March 4, 2014

There Are Places I (Shall) Remember... 4th February 2014

Making my way through a chilly February night, past the familiar sights of Ring Road, of Safdarjung Enclave, of Aruna Asaf Ali Marg, and JNU, when I entered my room in Vasant Kunj tonight, I was hit by a feeling of loss, stronger than I had been expecting. Everything lay exactly the way I had left them about a month and a half back. Within seconds, my life of half a year came back to me. The partly-unmade bed, the quilts and bed sheets lying lumped together- as if comforting and protecting each other from the cold- all my clothes strewn around the room, the dried up bathroom floor, the Queen poster above my bed, the green lights - given to me on Diwali by someone who had warmed November up by his presence - garlanding the television on the wall, the Vodafone Internet modem I used for Internet connectivity here, the multiple empty Hot Chocolate, Nescafe and Nutella containers that I never bothered to throw away, the jute bag bearing the World Health Organisation logo- given to me by an uncle when I arrived to stay here, in August- one that I had hung behind the front door and never got around to dislodging from there even once since then, the books on Advertising- a course that had brought me to Delhi, a blue scarf that I had managed to procure out of one of my closest friends at IIMC- my Karol Bagh auntie- that I would also wear in class with my pairs of jeans and shirts(with the Bangalore Uncle, Mr. Chaithanya commenting - "very surprisingly, you do manage to pull this weird ensemble off as well"), the empty Ballantine's bottle and glass reminiscent of one particularly wild night around Diwali - all of this lying around, just as I had, running late and rushing to catch a train to Calcutta, left them - brought back so many memories...

...Memories of my first time away from home, my first time staying alone, completely by myself, like an adult, with no one to take care of me, or to pester me. Unlike most people, who graduate from home to hostel, to finally living alone, my first tryst with independence was marked by the complete, stark "alone-ness"(and I do NOT mean loneliness) that this place offered to me. I slept when I pleased, I woke up as I wished(though, usually, in time for college), I went up to the terrace with some food when I so desired, made myself as many cups of coffee as would keep me happy(having learnt how to make coffee here itself), climbed over the gate when I got too late in coming back at night, kept wondering what the warning sign asking one to be wary of "Non Ionized Radiation" meant. I danced by myself to the music played at the parties at the farmhouse next door and ordered countless meals from Hawkers and AFC's kitchen, and watched countless episodes of Harvey Specter's squabbles with Louis Litt, and bonding with Mike...This room saw love materialize, saw several varieties of despair as I desperately tried to figure a person out, gradually understanding him and accepting him for what he is. This room was for when my best friends trooped in to surprise me on a day I had overslept and missed college, found the door open, and found me lying on my bed, half-naked, and woke me up to a torrent of laughter.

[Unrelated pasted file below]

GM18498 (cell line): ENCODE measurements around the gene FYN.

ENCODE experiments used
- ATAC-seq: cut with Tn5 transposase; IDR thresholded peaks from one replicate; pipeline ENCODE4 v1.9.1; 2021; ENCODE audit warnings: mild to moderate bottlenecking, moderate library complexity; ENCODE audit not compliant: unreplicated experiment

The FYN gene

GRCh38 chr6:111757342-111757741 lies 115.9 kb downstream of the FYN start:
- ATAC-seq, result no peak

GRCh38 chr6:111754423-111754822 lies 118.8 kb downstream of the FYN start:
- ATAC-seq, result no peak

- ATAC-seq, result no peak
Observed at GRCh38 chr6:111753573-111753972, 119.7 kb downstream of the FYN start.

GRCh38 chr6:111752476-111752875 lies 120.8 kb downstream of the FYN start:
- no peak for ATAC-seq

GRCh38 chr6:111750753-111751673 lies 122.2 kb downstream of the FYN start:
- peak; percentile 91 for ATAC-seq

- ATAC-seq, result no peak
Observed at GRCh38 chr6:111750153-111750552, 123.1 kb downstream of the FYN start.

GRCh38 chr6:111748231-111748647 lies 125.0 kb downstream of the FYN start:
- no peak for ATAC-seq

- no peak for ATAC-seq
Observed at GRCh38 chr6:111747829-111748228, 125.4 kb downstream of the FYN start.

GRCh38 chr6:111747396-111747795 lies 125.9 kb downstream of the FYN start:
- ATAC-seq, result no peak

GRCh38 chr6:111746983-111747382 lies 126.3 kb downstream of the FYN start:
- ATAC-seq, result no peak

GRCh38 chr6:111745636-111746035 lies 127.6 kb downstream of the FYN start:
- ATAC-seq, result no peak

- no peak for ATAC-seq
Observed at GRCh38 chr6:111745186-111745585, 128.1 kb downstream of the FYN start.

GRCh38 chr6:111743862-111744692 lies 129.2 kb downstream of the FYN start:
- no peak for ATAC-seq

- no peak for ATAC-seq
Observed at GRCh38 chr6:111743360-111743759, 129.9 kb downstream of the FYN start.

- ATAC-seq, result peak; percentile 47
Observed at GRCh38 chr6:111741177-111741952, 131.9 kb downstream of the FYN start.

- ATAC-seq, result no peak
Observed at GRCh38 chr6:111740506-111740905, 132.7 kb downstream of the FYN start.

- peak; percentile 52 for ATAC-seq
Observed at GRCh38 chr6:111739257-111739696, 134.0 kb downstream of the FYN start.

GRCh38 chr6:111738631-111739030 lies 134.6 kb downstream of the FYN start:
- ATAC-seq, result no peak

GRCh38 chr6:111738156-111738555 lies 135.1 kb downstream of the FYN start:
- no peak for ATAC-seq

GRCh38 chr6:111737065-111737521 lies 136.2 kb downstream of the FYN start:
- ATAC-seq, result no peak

I can't help but recall, after the decision to not put up with family here in Delhi, and the subsequent four days of house hunting to disappointing results, when I first set my eyes on this room, it had been love at first sight. The decision had been made then and there, and I had moved in a couple of days later. Today, on my last night here, as I try to soak in as much of this ambience, of this room, as possible, I am reminded of one cardinal truth about life. People attach a lot of importance to staying in touch with each other. This, they believe, would help them stay in touch with their past. Yet, for all the clinging on to other people that we do, as we tread through life, we forget that our past was necessarily made up of, besides the people, the places and the times we lived in - how the flowers smelled that day, how strongly the sun shone, and how much dust flickered through the sunlight pouring in through the ventilators. And thus, though the people live on( at least for a while), the times we lived in die, and with them, so does our past - never to be brought back to life, exactly similarly, even with all the people involved.

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